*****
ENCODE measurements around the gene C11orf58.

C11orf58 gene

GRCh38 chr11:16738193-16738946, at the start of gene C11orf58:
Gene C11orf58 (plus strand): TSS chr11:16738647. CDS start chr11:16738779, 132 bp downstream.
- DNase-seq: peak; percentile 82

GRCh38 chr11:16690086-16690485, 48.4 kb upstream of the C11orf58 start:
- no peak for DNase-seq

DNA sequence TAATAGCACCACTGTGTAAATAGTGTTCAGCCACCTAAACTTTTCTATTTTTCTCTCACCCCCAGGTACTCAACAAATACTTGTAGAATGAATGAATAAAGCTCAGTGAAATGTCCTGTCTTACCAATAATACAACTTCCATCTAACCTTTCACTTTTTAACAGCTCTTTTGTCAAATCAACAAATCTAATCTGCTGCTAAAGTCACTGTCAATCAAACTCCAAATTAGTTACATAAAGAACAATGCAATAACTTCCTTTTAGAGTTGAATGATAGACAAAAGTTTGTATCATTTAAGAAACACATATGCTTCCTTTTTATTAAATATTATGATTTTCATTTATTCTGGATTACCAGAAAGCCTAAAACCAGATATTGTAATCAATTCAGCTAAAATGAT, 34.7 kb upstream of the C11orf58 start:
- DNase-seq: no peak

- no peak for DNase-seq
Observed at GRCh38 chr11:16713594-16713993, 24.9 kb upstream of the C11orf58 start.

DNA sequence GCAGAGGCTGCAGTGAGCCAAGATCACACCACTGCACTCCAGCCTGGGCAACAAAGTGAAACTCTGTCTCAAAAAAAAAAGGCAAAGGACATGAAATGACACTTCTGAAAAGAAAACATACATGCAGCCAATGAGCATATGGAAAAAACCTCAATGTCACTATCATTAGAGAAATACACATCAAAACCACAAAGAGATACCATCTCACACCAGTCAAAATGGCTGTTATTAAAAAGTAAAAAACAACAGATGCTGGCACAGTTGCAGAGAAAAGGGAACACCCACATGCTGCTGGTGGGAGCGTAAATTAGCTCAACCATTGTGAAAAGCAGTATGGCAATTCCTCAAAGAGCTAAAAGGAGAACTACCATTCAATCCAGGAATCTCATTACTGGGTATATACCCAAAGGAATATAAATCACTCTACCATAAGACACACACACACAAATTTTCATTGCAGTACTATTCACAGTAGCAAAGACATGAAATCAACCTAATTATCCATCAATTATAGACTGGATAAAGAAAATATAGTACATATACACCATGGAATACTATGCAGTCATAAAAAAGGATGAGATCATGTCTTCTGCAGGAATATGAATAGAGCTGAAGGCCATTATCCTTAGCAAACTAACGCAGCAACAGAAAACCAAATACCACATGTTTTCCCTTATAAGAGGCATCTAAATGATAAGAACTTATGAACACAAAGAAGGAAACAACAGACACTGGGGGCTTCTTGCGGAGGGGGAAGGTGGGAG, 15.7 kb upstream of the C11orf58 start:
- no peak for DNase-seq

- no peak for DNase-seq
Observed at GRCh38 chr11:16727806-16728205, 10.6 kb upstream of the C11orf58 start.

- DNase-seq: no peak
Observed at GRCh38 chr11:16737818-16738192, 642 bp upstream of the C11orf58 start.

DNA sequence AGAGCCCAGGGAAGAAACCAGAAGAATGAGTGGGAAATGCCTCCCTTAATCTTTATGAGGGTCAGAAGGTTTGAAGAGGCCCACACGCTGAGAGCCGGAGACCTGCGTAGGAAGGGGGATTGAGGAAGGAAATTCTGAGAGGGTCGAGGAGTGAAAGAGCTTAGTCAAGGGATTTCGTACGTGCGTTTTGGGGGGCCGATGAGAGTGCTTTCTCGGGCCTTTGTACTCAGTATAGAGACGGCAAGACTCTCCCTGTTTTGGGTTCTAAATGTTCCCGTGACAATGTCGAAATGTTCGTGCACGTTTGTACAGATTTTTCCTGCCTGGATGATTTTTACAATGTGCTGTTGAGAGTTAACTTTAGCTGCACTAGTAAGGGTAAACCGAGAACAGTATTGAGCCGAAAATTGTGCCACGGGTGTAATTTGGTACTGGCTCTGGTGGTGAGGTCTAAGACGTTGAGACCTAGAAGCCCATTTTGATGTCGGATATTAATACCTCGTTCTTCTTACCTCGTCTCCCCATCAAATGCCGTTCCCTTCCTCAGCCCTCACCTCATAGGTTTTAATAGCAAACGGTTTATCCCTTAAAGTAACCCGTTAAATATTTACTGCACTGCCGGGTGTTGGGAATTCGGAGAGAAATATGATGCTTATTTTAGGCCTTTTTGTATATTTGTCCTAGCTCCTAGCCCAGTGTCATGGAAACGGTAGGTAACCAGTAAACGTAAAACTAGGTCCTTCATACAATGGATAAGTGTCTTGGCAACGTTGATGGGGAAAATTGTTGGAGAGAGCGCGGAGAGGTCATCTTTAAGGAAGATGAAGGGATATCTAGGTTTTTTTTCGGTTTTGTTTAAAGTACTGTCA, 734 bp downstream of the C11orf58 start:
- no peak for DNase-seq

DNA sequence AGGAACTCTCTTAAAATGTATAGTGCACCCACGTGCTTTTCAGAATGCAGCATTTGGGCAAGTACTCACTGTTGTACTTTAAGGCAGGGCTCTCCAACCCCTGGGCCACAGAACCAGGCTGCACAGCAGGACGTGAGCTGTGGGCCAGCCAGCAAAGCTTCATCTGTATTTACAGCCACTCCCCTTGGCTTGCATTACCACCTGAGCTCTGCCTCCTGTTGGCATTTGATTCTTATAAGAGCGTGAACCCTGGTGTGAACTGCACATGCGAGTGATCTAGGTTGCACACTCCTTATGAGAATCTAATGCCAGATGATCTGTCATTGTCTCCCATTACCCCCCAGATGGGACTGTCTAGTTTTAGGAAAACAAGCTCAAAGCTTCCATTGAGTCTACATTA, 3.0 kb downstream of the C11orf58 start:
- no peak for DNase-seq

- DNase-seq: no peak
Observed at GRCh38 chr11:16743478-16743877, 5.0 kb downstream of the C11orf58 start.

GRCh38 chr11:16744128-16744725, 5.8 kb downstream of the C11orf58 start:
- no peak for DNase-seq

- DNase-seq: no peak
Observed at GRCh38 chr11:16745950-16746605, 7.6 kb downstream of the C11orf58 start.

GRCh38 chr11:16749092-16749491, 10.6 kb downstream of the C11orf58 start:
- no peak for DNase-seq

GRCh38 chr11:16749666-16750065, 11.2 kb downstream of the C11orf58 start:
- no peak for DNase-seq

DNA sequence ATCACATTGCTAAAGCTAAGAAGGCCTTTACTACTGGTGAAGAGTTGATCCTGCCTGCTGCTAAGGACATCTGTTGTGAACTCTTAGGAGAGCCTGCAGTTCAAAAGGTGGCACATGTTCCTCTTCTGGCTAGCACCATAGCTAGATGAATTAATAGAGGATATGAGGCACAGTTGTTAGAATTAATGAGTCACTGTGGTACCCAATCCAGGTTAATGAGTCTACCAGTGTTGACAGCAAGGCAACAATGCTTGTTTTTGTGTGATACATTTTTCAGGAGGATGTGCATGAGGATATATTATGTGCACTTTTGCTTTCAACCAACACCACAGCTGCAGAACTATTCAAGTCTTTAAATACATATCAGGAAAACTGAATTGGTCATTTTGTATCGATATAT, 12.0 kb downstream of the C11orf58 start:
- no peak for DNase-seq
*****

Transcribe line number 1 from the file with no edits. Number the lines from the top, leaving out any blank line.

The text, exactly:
ENCODE measurements around the gene C11orf58.